I read more of John Van Seter’s Abraham in History and Tradition. I hope to finish the book today or tomorrow. It has a lot of his (and others’) ideas about the layers within the text, and that’s not always easy for me to follow.
What caught my eye yersterday was something he said about Genesis 18, in which three visitors come to Abraham. He notes that 18:1-5 alternates between the singular and the plural when it talks about Abraham’s visitors, and that some have suggested an interesting solution: the “original story had to do with the appearance of three deities, traveling incognito, to an elderly couple who offer them hospitality and are rewarded for it. This story was then presumably reworked by the Yahwist under the influence of monotheism to make it appear that the three really represent one deity” (202). For this view, Van Seters cites such luminaries as Gunkel and Von Rad.
Van Seters doesn’t care for dividing Genesis 18 according to the singular and plural references to the three visitors. He thinks that such an approach has taken liberties with the text, and that the division does not reveal “clearly structured, self-contained units.” The unity of the story is disrupted, as when the Documentary Hypothesis applies its knife to the Pentateuch.
I’m not in the mood right now to read the text in Hebrew to see the singular and plural references, nor do I have the time this morning to do so. I will say that I recall a medieval Jewish commentator who said that Abraham primarily talks to one of the three visitors because he was the head of the group, so addressing the one was the same as addressing the three. That’s why Abraham alternates between talking to one of the visitors and talking to all three of them. Another Jewish interpretation (if I understood it correctly) actually distinguishes God’s visit to Abraham in v 1 from the three men’s visit later in the chapter. In this interpretation, the three men are angels who speak for God, so they’re not God himself. The rabbis and the medieval commentators had to contend with the Christian Trinity, for which Christians deemed Genesis 18 a strong proof-text.
When I was at Harvard, I had to read the Sodom and Gomorrah story for my Hebrew class. My instructor asked me to explain Genesis 19:24, which states that the “LORD rained on Sodom and Gomorrah sulfur and fire from the LORD out of heaven” (NRSV). Why did this verse have two LORDs? My response was, “Well, from a Christian perspective, it could be talking about the Trinity.” Church fathers used this verse to argue that there was more than one LORD, meaning Jesus was God along with the Father. And I wanted to boldly uphold Christianity at Harvard Divinity School, which I considered a bastion of liberalism and heathenism. So I responded as I did.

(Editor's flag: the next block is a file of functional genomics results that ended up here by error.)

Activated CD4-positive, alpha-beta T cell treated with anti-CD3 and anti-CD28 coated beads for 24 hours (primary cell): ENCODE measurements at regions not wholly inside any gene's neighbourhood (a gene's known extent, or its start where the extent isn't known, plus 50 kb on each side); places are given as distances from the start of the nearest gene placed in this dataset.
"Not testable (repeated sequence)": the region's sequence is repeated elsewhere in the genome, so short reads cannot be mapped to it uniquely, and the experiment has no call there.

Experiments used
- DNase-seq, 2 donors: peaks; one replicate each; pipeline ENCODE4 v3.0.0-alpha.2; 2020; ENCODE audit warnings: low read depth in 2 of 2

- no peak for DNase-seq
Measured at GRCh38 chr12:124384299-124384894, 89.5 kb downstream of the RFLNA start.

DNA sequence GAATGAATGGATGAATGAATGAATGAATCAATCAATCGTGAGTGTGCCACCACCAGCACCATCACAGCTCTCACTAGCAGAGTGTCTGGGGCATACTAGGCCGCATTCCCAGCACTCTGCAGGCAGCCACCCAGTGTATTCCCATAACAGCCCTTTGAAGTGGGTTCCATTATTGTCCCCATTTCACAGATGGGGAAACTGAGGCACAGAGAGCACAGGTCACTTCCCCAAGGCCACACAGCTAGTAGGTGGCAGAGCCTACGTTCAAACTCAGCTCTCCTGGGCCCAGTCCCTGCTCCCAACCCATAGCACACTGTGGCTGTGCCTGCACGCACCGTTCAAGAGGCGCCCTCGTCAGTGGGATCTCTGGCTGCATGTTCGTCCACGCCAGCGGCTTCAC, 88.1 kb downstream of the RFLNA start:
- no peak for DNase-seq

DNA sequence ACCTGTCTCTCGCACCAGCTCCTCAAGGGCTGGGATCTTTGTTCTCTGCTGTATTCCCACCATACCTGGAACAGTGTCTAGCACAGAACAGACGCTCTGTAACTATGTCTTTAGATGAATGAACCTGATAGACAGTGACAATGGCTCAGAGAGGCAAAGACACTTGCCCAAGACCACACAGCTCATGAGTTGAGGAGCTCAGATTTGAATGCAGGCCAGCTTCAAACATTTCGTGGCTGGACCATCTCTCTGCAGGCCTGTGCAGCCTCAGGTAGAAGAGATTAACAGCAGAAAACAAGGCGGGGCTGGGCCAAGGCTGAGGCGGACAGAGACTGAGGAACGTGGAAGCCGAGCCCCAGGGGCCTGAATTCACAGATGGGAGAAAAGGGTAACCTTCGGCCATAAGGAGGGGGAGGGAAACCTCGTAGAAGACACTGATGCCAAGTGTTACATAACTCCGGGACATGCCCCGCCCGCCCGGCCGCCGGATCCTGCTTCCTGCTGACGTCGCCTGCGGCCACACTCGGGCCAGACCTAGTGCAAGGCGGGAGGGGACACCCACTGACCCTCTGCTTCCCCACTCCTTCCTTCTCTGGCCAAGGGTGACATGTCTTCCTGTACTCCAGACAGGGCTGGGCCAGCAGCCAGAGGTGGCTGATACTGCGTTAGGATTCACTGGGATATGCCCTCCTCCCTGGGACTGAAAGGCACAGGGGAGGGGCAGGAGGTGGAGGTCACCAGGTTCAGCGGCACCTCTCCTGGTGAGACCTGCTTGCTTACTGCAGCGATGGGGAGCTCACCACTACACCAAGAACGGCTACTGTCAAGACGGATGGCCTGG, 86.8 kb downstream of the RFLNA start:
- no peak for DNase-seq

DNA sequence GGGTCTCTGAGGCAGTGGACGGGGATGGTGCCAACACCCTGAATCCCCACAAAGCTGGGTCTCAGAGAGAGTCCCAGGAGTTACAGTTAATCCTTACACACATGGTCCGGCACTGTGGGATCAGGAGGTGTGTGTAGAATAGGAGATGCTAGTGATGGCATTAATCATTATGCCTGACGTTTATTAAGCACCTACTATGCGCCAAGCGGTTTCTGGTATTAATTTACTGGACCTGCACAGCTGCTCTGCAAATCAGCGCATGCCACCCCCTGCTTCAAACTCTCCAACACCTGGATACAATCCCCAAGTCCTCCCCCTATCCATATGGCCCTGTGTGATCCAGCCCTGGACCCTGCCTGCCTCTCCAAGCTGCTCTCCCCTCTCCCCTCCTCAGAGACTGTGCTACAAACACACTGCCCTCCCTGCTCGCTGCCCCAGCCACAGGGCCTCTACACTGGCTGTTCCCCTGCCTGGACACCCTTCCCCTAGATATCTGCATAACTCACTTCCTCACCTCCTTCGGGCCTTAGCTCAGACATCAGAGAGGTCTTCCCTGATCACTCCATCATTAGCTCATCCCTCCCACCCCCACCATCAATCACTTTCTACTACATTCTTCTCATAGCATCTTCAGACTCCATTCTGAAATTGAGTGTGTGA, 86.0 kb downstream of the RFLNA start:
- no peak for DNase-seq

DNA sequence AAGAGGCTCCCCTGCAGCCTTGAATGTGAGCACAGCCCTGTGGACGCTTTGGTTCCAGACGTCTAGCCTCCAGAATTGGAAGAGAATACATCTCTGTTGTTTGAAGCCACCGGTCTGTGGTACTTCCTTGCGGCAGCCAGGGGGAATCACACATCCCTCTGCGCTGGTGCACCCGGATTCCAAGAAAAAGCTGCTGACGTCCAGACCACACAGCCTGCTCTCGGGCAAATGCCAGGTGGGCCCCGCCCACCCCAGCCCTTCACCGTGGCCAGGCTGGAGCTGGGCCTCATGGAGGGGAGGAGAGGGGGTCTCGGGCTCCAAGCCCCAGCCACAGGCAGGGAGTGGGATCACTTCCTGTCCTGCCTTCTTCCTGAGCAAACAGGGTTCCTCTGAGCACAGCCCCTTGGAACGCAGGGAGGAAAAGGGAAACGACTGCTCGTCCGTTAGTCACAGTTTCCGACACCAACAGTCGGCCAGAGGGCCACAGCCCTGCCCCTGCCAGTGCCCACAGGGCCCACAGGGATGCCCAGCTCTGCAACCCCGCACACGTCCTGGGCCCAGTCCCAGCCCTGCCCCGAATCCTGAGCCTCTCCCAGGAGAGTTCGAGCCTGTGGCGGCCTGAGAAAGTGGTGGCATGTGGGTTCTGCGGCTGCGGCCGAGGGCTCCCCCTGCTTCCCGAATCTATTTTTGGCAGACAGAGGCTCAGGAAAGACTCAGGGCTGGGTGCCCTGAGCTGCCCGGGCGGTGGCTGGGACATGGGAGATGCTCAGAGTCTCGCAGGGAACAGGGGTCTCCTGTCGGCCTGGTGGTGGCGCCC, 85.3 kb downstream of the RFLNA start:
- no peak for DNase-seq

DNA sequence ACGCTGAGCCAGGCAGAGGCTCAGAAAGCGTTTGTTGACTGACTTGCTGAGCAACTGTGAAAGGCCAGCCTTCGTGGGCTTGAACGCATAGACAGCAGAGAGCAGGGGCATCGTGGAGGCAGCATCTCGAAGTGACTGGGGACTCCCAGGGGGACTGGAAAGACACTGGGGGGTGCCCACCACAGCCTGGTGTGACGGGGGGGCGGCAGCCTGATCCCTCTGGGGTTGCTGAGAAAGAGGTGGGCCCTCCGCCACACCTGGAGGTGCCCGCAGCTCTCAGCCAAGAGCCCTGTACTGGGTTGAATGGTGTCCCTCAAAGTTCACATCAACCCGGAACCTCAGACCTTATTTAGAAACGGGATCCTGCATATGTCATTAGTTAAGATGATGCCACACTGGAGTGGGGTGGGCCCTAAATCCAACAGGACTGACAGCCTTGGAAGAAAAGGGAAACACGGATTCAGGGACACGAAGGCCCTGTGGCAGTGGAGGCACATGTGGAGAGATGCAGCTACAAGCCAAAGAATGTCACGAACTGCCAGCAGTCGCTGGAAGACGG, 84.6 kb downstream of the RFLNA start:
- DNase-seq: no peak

At first, I heard snickers from the class. Then, the instructor replied that the verse could be emphatic: it really wanted to stress that the LORD sent down fire and brimstone out of heaven! That’s a rule in biblical study: You have to read the text in light of its historical context, not in light of later Christian doctrines. The former approach assumes that the text is the product of human authors, who didn’t know about the Trinity, since the concept was developed centuries later; the latter treats it as the product of a divine author, who was aware of the truth of Christianity even when Genesis was written. This is my summary of the ideological battles behind textual interpretation, but I realize that the situation is a little more complex than that. After all, Van Seters refers to Gunkel and Von Rad, who were Christians and historical-critics at the same time. Somehow, they managed to read Genesis 18 in light of the Trinity within the rules of historical-criticism!
In the course of the discussion, a student from Episcopal Divinity offered thoughts that buttressed my point. In Genesis 19:13, the two men say that they are about to destroy the city. The text seems to alternate between the two men destroying the city and the LORD doing so. Were the two men the LORD? They left behind the third messenger in Genesis 18, and he was probably the LORD because he negotiated with Abraham over the fate of Sodom and Gomorrah. When Genesis 19:24 says that the LORD rained fire from the LORD out of heaven, are there three LORDs: two on earth and one in heaven? The one in heaven would’ve been the one who’d just negotiated with Abraham in Genesis 18.
Nowadays, I don’t like to read the Hebrew Bible in light of Christianity, but I must admit that it’s tempting to do so when I look at Genesis 18-19! I wonder how historical-critics approach these chapters. Do they say that angels speak for God in the Hebrew Bible, so, when angels do something, that’s the same as God doing it? But then many Christians would say that the Angel of the Hebrew Bible was actually Jesus Christ!